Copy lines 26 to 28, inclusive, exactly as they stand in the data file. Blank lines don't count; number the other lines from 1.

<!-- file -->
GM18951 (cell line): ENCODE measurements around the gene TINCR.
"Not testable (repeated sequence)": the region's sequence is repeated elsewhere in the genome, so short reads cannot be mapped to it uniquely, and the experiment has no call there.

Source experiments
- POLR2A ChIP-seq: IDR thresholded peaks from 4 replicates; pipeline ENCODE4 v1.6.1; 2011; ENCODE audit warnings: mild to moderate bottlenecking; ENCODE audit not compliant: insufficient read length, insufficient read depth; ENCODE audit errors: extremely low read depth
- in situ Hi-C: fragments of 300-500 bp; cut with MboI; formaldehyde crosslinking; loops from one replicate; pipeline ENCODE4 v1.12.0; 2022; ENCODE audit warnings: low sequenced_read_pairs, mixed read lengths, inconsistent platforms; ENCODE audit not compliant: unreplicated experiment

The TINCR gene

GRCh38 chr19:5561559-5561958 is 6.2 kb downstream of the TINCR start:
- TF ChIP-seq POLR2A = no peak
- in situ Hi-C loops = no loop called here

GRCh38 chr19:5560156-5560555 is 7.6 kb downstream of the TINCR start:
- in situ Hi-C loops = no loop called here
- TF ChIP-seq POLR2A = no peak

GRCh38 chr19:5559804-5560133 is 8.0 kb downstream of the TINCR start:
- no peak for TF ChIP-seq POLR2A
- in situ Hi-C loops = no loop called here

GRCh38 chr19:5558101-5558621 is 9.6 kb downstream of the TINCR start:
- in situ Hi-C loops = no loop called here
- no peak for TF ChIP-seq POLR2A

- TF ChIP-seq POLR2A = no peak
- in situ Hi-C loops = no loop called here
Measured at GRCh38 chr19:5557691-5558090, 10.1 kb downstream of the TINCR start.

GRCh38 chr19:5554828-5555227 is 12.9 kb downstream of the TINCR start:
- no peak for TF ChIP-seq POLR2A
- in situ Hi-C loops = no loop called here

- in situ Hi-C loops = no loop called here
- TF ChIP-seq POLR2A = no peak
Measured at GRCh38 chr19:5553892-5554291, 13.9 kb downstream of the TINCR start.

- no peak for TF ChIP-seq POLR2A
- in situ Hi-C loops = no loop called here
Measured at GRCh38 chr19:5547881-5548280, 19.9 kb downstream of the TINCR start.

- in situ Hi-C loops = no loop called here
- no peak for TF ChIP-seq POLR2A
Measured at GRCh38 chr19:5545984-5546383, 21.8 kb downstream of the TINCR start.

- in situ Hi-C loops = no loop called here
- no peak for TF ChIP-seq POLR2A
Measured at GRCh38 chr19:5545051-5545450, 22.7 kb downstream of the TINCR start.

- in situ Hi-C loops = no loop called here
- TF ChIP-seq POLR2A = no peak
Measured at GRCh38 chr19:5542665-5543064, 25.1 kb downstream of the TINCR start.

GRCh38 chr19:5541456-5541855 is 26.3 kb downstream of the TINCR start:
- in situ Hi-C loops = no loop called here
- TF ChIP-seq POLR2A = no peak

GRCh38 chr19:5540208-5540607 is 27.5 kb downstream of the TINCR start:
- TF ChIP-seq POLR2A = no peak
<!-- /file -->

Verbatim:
- TF ChIP-seq POLR2A = no peak
Measured at GRCh38 chr19:5553892-5554291, 13.9 kb downstream of the TINCR start.

- no peak for TF ChIP-seq POLR2A